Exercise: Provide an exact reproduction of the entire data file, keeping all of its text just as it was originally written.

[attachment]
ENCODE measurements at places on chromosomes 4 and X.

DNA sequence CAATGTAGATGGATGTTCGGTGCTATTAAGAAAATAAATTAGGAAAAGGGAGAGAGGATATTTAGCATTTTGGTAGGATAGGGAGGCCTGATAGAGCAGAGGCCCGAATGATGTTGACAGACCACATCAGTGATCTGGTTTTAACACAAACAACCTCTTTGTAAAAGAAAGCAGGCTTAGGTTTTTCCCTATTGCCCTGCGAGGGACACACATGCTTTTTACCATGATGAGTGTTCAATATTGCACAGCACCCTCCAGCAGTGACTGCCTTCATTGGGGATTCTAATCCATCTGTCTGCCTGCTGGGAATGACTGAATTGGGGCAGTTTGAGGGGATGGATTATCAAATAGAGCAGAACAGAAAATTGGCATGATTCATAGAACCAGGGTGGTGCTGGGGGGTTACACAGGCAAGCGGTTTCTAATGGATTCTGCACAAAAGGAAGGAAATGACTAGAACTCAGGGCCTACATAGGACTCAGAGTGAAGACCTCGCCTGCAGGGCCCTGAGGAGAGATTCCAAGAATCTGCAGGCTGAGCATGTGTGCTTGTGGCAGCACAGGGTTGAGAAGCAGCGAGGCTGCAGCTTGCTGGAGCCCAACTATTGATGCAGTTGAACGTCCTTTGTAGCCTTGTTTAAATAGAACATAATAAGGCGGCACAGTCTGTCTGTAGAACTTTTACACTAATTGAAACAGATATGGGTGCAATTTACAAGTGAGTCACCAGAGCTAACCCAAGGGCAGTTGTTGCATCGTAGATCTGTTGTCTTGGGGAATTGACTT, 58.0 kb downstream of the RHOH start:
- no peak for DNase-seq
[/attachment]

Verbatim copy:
ENCODE measurements at places on chromosomes 4 and X.

DNA sequence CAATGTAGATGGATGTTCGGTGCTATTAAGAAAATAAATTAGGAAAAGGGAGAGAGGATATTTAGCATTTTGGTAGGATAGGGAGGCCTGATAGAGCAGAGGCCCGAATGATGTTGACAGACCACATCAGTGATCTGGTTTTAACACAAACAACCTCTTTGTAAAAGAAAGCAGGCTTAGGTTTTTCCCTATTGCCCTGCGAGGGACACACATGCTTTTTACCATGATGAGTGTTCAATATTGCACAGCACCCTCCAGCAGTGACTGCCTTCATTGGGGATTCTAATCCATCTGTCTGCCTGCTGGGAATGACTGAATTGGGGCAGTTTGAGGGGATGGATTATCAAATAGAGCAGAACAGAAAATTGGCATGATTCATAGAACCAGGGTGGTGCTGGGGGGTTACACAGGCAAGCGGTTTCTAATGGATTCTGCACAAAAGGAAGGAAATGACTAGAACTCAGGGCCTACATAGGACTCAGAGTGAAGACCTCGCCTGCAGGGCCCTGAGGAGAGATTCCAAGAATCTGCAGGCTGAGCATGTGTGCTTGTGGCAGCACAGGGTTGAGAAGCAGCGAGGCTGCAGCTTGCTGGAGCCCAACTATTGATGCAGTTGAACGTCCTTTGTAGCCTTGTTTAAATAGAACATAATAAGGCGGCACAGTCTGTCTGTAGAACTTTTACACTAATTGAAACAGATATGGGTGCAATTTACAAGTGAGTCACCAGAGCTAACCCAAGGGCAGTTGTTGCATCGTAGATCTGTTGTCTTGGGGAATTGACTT, 58.0 kb downstream of the RHOH start:
- no peak for DNase-seq